New London, IA

Based on the excellence of their research, Nicholas Borcherding and Cale Staley have received the L.B. Sims Outstanding Master’s Thesis Award by the Graduate College. The L. B. Sims Outstanding Master’s Thesis Award is awarded annually to recognize the excellent scholarship and research that is carried out by University of Iowa graduate students pursuing Master’s degrees.

Each winner of the L. B. Sims Award receives a $500 honorarium and a certificate from the Graduate College.

Cale Staley, New London
Cale Staley, a native of New London who received his master’s degree in religious studies in 2015, won the award in the humanities category for his thesis “The Melkisedeq Memoirs: The Social Memory of Melkisedeq through the Second Temple Period,” a study that tracks the literary tradition of the biblical character Melchizedek through Jewish and Christian interpretative circles.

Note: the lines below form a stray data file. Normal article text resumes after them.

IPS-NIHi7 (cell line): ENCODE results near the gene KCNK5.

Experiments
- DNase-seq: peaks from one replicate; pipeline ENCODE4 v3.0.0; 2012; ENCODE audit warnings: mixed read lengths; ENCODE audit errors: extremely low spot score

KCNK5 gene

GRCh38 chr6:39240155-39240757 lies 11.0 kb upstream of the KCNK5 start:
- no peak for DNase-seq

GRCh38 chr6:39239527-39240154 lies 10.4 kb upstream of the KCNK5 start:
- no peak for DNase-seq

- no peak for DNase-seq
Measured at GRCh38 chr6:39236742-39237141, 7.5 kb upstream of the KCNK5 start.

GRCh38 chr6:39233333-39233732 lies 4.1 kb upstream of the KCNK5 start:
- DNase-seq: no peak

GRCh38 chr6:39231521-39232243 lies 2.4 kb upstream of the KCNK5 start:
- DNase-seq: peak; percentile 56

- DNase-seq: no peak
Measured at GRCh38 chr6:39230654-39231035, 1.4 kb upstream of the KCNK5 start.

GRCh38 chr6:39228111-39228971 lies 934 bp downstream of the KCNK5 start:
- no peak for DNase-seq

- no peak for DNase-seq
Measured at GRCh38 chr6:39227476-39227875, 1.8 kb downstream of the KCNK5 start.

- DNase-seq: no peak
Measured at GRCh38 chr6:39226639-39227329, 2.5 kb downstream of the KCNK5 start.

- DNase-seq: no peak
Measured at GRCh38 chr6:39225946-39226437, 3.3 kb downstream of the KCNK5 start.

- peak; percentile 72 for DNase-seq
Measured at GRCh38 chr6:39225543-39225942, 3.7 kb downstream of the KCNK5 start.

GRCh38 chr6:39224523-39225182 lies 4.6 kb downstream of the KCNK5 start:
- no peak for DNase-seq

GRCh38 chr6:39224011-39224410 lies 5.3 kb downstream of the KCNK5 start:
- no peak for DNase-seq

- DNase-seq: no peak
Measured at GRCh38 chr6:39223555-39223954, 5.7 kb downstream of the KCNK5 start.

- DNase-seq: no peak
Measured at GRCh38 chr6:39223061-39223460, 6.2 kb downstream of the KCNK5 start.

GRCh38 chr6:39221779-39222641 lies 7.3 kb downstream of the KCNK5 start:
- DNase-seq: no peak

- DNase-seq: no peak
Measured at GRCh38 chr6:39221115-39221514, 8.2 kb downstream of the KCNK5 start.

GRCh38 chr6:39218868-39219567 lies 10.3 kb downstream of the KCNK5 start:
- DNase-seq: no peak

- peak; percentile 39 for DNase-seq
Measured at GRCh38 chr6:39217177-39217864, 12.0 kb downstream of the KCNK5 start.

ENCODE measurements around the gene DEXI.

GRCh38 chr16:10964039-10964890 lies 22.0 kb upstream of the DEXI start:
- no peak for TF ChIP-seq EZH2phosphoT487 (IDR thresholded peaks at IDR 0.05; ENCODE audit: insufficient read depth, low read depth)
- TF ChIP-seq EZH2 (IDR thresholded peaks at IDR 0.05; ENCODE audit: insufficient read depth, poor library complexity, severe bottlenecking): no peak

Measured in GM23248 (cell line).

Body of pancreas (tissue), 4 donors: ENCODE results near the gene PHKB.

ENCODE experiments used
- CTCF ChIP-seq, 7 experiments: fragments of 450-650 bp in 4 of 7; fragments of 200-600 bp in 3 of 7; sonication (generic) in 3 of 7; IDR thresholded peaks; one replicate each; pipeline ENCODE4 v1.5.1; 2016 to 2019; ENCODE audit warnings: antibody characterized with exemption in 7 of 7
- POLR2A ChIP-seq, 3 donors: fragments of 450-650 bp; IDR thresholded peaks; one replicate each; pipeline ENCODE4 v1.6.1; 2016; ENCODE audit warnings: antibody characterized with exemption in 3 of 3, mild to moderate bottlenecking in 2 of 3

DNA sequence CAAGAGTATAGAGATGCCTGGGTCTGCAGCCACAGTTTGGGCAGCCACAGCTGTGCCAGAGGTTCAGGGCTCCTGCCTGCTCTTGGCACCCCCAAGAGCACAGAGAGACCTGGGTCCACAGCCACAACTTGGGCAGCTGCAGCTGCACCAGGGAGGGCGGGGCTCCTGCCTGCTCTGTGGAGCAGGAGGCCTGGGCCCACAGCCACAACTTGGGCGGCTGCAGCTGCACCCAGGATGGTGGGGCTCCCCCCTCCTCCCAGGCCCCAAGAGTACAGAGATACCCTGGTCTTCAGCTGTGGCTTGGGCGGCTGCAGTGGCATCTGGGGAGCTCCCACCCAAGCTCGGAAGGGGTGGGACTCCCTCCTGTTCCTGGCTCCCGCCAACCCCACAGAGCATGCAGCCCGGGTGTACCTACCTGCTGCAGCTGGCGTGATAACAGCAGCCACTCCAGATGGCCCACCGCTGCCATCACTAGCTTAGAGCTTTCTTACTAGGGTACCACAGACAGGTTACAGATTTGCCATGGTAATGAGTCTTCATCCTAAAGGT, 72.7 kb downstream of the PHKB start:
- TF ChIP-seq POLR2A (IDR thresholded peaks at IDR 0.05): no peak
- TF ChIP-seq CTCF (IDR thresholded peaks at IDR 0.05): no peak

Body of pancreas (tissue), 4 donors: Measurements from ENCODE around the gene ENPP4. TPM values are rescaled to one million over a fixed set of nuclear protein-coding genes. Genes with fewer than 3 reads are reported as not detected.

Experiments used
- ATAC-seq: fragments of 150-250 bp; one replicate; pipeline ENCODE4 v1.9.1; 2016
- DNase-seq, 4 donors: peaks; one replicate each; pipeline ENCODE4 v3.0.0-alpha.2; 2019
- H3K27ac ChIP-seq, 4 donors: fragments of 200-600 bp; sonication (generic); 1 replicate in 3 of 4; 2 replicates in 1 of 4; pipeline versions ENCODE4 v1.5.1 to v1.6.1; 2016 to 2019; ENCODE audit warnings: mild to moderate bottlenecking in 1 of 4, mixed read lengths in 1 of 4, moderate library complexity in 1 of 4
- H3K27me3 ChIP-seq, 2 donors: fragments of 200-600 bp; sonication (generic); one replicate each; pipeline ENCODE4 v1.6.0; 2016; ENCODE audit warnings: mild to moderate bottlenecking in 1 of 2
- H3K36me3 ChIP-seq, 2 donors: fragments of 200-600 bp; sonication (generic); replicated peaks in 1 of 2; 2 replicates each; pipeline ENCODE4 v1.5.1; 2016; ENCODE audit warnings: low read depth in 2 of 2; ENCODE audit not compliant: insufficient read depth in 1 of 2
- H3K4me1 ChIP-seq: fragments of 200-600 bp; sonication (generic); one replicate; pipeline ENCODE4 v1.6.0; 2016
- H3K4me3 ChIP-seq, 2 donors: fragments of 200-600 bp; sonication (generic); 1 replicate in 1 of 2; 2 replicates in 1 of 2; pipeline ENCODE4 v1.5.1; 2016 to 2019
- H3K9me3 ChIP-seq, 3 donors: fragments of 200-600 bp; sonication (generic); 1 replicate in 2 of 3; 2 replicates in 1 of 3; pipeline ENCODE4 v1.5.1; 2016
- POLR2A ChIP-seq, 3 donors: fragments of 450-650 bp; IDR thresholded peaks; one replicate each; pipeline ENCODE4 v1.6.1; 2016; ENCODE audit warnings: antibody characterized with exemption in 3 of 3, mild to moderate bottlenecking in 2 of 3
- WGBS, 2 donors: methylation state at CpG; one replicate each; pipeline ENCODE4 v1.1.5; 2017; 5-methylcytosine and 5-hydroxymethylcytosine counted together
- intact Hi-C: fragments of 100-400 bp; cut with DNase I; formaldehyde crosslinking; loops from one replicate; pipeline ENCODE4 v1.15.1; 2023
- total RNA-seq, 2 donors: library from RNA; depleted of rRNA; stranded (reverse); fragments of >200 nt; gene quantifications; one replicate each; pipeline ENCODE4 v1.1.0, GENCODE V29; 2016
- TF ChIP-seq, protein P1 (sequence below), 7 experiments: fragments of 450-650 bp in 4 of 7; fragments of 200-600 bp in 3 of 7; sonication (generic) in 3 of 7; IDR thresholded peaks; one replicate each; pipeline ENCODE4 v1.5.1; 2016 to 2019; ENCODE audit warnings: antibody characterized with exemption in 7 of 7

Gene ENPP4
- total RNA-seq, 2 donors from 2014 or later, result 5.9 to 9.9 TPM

Nicholas Borcherding, Davenport
Nicholas Borcherding, a native of Davenport who earned his master’s degree in pathology in 2014, won the award in the biological and life sciences category for his thesis “Noncanonical Wnt signaling in breast cancer initiation and progression,” a study that focuses on molecular signaling mechanisms in the initiation and progression of breast cancer.

Nicholas was also selected as a Midwestern Association of Graduate Schools (MAGS) Distinguished Thesis Award winner for 2016.

“It’s an unexpected honor to receive the MAGS award,” Borcherding says. “I want to thank Weizhou Zhang, my mentor, and Tom Waldschmidt, my program director, for their excellent guidance. The award is as much a reflection of their excellent mentorship as my work.”